How to retrieve changed ColumnHasChanged fields
This one has been on my to-do list for a while. Dynamically retrieving the columns which have changed in a SharePoint Online list item or file. This article explains how you can use an expression with the ColumnHasChanged collection.
I was triggered again (pun intended) by the comment from Matthew Harding below.
I looked at transforming that data (ColumnHasChanged collection) using every trick in the book but I could not see a method of re-configuring the data into a suitable format.
Power Users Community thread: Get Column Changes – Filter an Array.
I have tried to solve this puzzle a couple of times. But this time I was eager to find an expression for this challenge.
The SharePoint Get Change for an item or file (properties only) action is very useful. It has fields for the individual fields which have changed. However, there is also a field called Has Column Changed. Below is an example of a value of that field. As you can see it has the following structure: fieldname: value.
In an ideal world we would also have the field and value labels, that would make filtering with a Filter Array a bit easier.
In this example we will be using one specific list item. One column has been changed since version 1.0, but we don’t know which field. Lets find that out with the following setup!
1. Add the Manually trigger a flow action.
2. Add four initialize variable actions. Below is a table with the name, type and value for each of the variables.
3. Add a Get changes for an item or a file (properties only) action.
In this example I am using a list called VersionList and comparing version 2.0 with 1.0.
4. Add a Apply to each action. Use the following expression for the Select an output from previous steps field.
This expression uses a couple of replace functions to tidy up the ColumnHasChanged value. It also uses a join and some split functions to make it usable for the append to string variable action later in the flow. The boolean value has space character in front of it. This way we can easily spot the difference between a field name and a field value.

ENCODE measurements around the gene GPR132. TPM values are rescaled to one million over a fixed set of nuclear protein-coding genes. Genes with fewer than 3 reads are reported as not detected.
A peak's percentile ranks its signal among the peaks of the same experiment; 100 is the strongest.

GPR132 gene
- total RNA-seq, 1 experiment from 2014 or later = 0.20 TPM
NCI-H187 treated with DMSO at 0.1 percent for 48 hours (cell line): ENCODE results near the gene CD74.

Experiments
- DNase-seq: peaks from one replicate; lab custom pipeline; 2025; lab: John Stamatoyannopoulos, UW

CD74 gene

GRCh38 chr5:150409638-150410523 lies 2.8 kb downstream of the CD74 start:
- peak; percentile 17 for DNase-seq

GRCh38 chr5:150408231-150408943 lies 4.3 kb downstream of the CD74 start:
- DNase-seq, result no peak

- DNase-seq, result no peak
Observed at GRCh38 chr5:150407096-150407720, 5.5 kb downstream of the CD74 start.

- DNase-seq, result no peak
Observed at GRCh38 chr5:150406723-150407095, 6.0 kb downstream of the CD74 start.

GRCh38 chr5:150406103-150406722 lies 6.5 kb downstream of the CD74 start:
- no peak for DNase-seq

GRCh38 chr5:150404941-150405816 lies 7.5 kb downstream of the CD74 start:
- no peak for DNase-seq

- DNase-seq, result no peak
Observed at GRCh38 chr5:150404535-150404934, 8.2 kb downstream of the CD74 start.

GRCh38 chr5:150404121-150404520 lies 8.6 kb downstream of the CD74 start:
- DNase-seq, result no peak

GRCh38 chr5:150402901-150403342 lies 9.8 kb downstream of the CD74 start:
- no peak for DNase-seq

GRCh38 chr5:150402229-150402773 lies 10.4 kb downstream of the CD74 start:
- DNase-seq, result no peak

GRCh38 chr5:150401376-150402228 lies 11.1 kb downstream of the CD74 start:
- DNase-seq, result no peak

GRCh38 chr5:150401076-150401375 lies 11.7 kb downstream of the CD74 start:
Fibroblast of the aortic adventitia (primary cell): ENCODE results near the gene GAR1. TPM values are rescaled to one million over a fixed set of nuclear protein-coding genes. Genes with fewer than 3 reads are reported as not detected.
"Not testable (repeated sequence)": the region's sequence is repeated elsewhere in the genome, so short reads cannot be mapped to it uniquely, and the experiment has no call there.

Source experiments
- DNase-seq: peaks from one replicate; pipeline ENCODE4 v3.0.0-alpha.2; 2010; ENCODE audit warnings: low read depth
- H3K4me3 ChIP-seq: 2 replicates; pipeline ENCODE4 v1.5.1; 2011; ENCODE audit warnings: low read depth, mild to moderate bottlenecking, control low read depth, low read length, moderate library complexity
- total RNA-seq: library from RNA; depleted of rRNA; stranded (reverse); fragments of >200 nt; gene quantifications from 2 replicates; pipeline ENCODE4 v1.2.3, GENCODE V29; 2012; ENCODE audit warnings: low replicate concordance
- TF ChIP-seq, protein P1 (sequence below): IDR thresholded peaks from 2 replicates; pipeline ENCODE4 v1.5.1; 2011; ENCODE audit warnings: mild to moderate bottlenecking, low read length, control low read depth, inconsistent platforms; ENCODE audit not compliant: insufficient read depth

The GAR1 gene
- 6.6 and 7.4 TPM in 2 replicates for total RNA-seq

5. Add an Increment Variable action within the Apply to each action. Increment the Count integer with a value of 1.
I want to create field value pairs. So, I am counting till 2 😉
6. Add an Append to string variable action within the Apply to each action. Use the following expression to append to the HasColumnChangedFixed variable.
In this expression I add the Field and Value labels to the temporary string variable.
7. Add a Condition action within the Apply to each action. Check to see if the Count integer variable is equal to two.
If the count equals two we will have a field and a value. This means we can write the temporary string variable value to our permanent array variable with a couple of actions.
8. Add a Set Variable action in the if Yes section. Use the following expression below to set the ObjectNote variable.
9. Add an Append to array variable action. Use the ObjectNote variable in the value field to append it to the HasColumnChangedArray variable.
10. Add a Set Variable action. Use the value 0 to reset the Count integer variable.
11. Add a Set Variable action. Use the value null to reset the HasColumnChangedFixed variable.
12. Collapse the condition action. Add a Filter Array action below it. Use the HasColumnChangedArray variable in the From. Use the comparison from below.
With this Filter Array we can check which fields have changed for the list item.
The end result